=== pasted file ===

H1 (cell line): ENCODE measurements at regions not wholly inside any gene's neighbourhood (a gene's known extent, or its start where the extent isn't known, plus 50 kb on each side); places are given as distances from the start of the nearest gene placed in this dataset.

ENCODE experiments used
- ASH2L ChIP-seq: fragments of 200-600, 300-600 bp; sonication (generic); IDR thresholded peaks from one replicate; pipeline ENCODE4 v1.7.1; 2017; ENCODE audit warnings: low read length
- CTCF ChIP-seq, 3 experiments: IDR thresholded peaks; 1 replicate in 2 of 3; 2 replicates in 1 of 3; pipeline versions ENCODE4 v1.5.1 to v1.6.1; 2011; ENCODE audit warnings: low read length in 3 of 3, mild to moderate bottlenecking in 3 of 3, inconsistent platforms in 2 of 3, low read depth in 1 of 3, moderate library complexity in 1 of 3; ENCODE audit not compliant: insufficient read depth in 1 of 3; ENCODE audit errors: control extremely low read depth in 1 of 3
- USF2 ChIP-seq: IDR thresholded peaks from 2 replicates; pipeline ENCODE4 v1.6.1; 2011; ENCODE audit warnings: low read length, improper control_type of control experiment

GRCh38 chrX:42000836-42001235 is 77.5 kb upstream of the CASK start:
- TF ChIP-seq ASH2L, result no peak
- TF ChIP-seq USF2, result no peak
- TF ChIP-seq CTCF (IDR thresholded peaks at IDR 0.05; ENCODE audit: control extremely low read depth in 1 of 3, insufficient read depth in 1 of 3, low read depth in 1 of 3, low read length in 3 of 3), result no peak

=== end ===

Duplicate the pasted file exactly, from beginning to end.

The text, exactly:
H1 (cell line): ENCODE measurements at regions not wholly inside any gene's neighbourhood (a gene's known extent, or its start where the extent isn't known, plus 50 kb on each side); places are given as distances from the start of the nearest gene placed in this dataset.

ENCODE experiments used
- ASH2L ChIP-seq: fragments of 200-600, 300-600 bp; sonication (generic); IDR thresholded peaks from one replicate; pipeline ENCODE4 v1.7.1; 2017; ENCODE audit warnings: low read length
- CTCF ChIP-seq, 3 experiments: IDR thresholded peaks; 1 replicate in 2 of 3; 2 replicates in 1 of 3; pipeline versions ENCODE4 v1.5.1 to v1.6.1; 2011; ENCODE audit warnings: low read length in 3 of 3, mild to moderate bottlenecking in 3 of 3, inconsistent platforms in 2 of 3, low read depth in 1 of 3, moderate library complexity in 1 of 3; ENCODE audit not compliant: insufficient read depth in 1 of 3; ENCODE audit errors: control extremely low read depth in 1 of 3
- USF2 ChIP-seq: IDR thresholded peaks from 2 replicates; pipeline ENCODE4 v1.6.1; 2011; ENCODE audit warnings: low read length, improper control_type of control experiment

GRCh38 chrX:42000836-42001235 is 77.5 kb upstream of the CASK start:
- TF ChIP-seq ASH2L, result no peak
- TF ChIP-seq USF2, result no peak
- TF ChIP-seq CTCF (IDR thresholded peaks at IDR 0.05; ENCODE audit: control extremely low read depth in 1 of 3, insufficient read depth in 1 of 3, low read depth in 1 of 3, low read length in 3 of 3), result no peak